NEAF study day: From Latin One to Petra, Alexandria and Beyond – 30 November 2019
From Latin One to Petra, Alexandria and Beyond: The extraordinary academic achievements of Dr Judith McKenzie
About Judith McKenzie
Judith Sheila McKenzie (1957 – 27 May 2019) was Associate Professor of Late Antique Egypt and the Holy Land at the University of Oxford. Judith was the director of the Manar Al-Athar project, an open access image archive of the Middle East.
Judith started her archaeological career in the Latin One Lecture Theatre at the University of Sydney, and as she states in her introduction to The Architecture of Petra, it was ‘one of the few places where both Near Eastern and Classical archaeology must be studied together’. Her works were ‘very much a product of the unique decade of teaching archaeology at Sydney’. Judith would go from here at Sydney to Oxford to continue to explore, research and then publish definitive works on Petra, on Alexandria and to untangle many of the threads that created the cultural fabric of the Graeco-Roman East.
She was an extraordinary researcher and writer but beyond this she was so giving, both personally and academically, to her colleagues and friends. Judith died in May 2019. She will be missed.
This study day is a small tribute to this outstanding archaeologist and her work from her friends at the University of Sydney.
Welcome and Introduction
Dr. Peta Seaton & Maree Browne
Judith and the Hellenistic World: Revealing Ptolemaic Alexandria
Dr. John Tidmarsh
The dashing conquests of Alexander the Great extended to the limits of the ‘known’ world. Following his death at Babylon in 323 BCE there arose several remarkable Hellenistic kingdoms whose flamboyant Macedonian rulers and opulent cities resulted in an almost complete break from the restricted world of the polis of Classical Greece.
Of all Alexander’s foundations—and indeed of all the Hellenistic cities—“Alexandria next to Egypt” was by far the richest and most cosmopolitan with the palaces of the Ptolemies, Temple of Serapis, Museum, Tomb of Alexander, the Pharos, and Library (to name but a few) a source of wonder for many in the Graeco-Roman world.
While it has generally been assumed by modern scholars that the architecture of Ptolemaic Alexandria was lost beyond recall, Judith’s painstaking study of its archaeological remains and (amongst other strands of evidence) has shown that this is, in fact, far from the case.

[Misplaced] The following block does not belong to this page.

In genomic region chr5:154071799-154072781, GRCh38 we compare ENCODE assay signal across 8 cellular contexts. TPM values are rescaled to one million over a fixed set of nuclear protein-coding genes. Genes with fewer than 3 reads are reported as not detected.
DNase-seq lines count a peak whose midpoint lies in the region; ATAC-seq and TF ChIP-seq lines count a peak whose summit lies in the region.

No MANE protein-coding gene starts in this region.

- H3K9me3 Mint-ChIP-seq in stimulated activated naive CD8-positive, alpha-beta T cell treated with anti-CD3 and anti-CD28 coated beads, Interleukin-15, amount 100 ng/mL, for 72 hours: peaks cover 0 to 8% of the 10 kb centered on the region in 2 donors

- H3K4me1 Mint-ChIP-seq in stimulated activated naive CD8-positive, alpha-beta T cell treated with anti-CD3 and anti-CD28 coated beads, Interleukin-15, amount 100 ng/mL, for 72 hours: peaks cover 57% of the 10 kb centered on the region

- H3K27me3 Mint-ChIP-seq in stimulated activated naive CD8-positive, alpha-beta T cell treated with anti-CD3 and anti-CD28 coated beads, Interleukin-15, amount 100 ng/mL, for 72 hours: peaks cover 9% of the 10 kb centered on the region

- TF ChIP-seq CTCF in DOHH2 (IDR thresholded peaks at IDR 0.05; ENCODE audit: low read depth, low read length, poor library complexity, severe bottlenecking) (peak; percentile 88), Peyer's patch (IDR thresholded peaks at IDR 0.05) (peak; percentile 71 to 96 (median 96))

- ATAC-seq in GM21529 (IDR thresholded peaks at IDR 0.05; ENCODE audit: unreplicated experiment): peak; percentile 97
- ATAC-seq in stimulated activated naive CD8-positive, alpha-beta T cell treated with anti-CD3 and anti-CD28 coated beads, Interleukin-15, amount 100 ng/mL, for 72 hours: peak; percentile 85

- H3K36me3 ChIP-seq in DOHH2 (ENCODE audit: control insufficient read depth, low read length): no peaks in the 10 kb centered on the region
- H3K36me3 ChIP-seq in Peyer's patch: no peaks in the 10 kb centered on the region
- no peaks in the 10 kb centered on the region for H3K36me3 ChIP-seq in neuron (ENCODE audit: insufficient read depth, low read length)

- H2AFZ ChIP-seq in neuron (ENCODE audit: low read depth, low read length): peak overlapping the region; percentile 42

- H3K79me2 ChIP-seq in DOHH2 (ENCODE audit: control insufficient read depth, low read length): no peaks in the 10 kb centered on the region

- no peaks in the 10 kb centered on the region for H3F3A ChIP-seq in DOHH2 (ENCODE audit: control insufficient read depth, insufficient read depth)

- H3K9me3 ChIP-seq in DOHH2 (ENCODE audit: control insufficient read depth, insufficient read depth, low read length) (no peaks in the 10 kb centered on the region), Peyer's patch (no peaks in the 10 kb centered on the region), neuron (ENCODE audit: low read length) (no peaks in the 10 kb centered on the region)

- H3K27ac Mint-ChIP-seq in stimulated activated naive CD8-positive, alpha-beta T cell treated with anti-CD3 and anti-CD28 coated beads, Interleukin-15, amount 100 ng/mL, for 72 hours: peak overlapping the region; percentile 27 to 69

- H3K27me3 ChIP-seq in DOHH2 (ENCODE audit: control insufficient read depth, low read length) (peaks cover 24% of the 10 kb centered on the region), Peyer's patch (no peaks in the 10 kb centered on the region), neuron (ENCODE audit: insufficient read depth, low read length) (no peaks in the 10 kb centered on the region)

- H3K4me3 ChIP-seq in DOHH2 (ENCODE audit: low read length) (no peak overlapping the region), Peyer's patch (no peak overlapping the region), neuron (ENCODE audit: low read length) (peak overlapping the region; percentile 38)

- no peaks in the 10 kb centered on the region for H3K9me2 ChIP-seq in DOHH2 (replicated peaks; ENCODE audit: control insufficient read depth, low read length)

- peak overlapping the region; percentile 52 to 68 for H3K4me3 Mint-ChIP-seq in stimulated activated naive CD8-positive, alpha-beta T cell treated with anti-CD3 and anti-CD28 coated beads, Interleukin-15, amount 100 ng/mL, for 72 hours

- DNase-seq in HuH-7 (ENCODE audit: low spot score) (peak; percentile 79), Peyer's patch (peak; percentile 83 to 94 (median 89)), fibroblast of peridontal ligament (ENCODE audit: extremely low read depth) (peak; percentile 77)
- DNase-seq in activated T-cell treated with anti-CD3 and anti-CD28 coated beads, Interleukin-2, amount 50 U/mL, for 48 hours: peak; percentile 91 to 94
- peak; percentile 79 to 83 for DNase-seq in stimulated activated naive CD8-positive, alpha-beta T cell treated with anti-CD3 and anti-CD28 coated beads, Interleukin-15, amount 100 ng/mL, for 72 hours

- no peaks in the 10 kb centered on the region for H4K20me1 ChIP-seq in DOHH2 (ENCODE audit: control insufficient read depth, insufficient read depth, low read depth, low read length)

11.00: Morning Tea (provided)
Sydney to Alexandria via Pompeii and Petra
Prof Jean-Paul Descoeudres
To explain the striking similarities between some paintings of the Second Pompeian Style and the rock-cut façades in Petra, Karl Schefold had put forth the idea that both represented Alexandrian architecture. It was the starting point of Judith’s doctoral thesis on The Architecture at Petra : Its Chronology and Relationship to Second Style Pompeian Wall-painting, written under the late Anthony McNicoll’s and my supervision, submitted to the University of Sydney in 1985, and published in 1990 as the first volume in the British Academy Monographs in Archaeology series. I propose to have a look at some of the relevant monuments in both Pompeii and Petra.
12.15: Lunch (self-catered)
Memories of a fellow troglodyte in the rose red city
Angela accompanied Judith for four months on her first field trip to Petra and other Jordanian sites in 1981/1982. This talk will highlight aspects of that experience, both archaeological and non-archaeological.
Adventures, Bedouin and Caves: an ethnographic ABC of working with Judith in Petra in 1984
Dr. Pam Watson
Pam was Judith’s recording assistant in the spring of 1984 in Petra, living on site, documenting the facades and exploring features off the beaten track in an extraordinary landscape.
From Dolphins to Zodiacs: reinterpreting Kh et-Tannur
Dr. Kate da Costa
Judith McKenzie was a master of careful rereading and painstaking detective work of old and important projects. Aware that Nelson Glueck’s reconstruction of the temple at Kh et-Tannur was problematic; Kh et- Tannur is the famous Nabataean cult complex in Jordan, Judith decided to review the presentation of the site and beg!an to work on the paperwork Glueck had left behind. Additional unexpected finds of objects from Tannur in the basement of the Semitic Museum in Harvard, expanded the project still further. Just as she had done with the Serapeion in Alexandria, Judith’s exemplary scholarship has revolutionized our understanding of a key building of syncretic cult, bridging the east and the west.
2.45: Afternoon Tea (provided)
Judith’s Final Projects
Dr. Ross Burns
In recent years Judith spent much of her energy on two projects intended to widen the way in which students, researchers and the general public look at the Mediterranean world, freed of the fortress-like divisions in the past separating the cultures of Europe, North Africa and the Levant. Both projects were funded by large UK and EU grants and were based in the Classics Faculty at Oxford. Manar al-Athar is a huge photo database of freely available images of archaeological sites and buildings available without charge to students, researchers and the general public and covering a large swathe of the Mediterranean world: www.manar-al-athar.ox.ac.uk. Her team has also been preparing a comprehensive survey of the available evidence (both archaeological and written) for what happened to the temples of the Roman era in later centuries, concentrating on the Levant.
Download the program as a PDF (456KB)
Everyone is welcome to attend the study day.
Madsen Building F09
The University of Sydney 2006
NEAF is part of the School of Philosophical and Historical Inquiry (SOPHI).